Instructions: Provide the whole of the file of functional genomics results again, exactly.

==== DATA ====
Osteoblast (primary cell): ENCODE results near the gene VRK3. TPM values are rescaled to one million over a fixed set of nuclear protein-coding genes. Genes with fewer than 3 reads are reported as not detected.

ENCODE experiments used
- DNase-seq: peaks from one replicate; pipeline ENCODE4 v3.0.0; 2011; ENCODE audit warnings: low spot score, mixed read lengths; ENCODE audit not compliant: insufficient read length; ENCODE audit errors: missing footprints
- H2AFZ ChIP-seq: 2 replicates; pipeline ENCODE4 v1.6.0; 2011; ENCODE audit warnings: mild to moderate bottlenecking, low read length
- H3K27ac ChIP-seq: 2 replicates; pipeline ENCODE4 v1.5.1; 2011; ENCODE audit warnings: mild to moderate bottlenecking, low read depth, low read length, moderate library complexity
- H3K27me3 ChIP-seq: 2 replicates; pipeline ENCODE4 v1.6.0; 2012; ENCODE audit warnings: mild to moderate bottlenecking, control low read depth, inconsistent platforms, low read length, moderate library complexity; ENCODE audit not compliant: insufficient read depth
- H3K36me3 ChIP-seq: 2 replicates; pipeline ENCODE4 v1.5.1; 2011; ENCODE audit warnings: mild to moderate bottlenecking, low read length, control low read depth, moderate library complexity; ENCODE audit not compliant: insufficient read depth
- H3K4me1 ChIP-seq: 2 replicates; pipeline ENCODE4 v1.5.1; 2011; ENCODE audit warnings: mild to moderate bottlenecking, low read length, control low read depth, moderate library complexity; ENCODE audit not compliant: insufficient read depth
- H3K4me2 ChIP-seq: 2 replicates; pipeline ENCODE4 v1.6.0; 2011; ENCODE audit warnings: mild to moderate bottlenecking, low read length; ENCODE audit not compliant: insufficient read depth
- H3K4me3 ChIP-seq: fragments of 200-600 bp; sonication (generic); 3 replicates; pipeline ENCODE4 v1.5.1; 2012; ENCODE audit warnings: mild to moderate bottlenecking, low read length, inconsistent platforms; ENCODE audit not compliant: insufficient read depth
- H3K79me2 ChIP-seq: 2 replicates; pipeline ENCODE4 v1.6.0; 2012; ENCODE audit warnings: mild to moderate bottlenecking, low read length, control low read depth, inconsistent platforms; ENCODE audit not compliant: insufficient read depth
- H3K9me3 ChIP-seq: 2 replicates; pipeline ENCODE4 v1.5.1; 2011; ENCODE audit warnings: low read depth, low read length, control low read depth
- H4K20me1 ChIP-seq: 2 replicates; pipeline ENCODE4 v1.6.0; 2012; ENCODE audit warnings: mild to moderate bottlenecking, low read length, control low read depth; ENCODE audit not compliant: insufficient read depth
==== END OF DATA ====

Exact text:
Osteoblast (primary cell): ENCODE results near the gene VRK3. TPM values are rescaled to one million over a fixed set of nuclear protein-coding genes. Genes with fewer than 3 reads are reported as not detected.

ENCODE experiments used
- DNase-seq: peaks from one replicate; pipeline ENCODE4 v3.0.0; 2011; ENCODE audit warnings: low spot score, mixed read lengths; ENCODE audit not compliant: insufficient read length; ENCODE audit errors: missing footprints
- H2AFZ ChIP-seq: 2 replicates; pipeline ENCODE4 v1.6.0; 2011; ENCODE audit warnings: mild to moderate bottlenecking, low read length
- H3K27ac ChIP-seq: 2 replicates; pipeline ENCODE4 v1.5.1; 2011; ENCODE audit warnings: mild to moderate bottlenecking, low read depth, low read length, moderate library complexity
- H3K27me3 ChIP-seq: 2 replicates; pipeline ENCODE4 v1.6.0; 2012; ENCODE audit warnings: mild to moderate bottlenecking, control low read depth, inconsistent platforms, low read length, moderate library complexity; ENCODE audit not compliant: insufficient read depth
- H3K36me3 ChIP-seq: 2 replicates; pipeline ENCODE4 v1.5.1; 2011; ENCODE audit warnings: mild to moderate bottlenecking, low read length, control low read depth, moderate library complexity; ENCODE audit not compliant: insufficient read depth
- H3K4me1 ChIP-seq: 2 replicates; pipeline ENCODE4 v1.5.1; 2011; ENCODE audit warnings: mild to moderate bottlenecking, low read length, control low read depth, moderate library complexity; ENCODE audit not compliant: insufficient read depth
- H3K4me2 ChIP-seq: 2 replicates; pipeline ENCODE4 v1.6.0; 2011; ENCODE audit warnings: mild to moderate bottlenecking, low read length; ENCODE audit not compliant: insufficient read depth
- H3K4me3 ChIP-seq: fragments of 200-600 bp; sonication (generic); 3 replicates; pipeline ENCODE4 v1.5.1; 2012; ENCODE audit warnings: mild to moderate bottlenecking, low read length, inconsistent platforms; ENCODE audit not compliant: insufficient read depth
- H3K79me2 ChIP-seq: 2 replicates; pipeline ENCODE4 v1.6.0; 2012; ENCODE audit warnings: mild to moderate bottlenecking, low read length, control low read depth, inconsistent platforms; ENCODE audit not compliant: insufficient read depth
- H3K9me3 ChIP-seq: 2 replicates; pipeline ENCODE4 v1.5.1; 2011; ENCODE audit warnings: low read depth, low read length, control low read depth
- H4K20me1 ChIP-seq: 2 replicates; pipeline ENCODE4 v1.6.0; 2012; ENCODE audit warnings: mild to moderate bottlenecking, low read length, control low read depth; ENCODE audit not compliant: insufficient read depth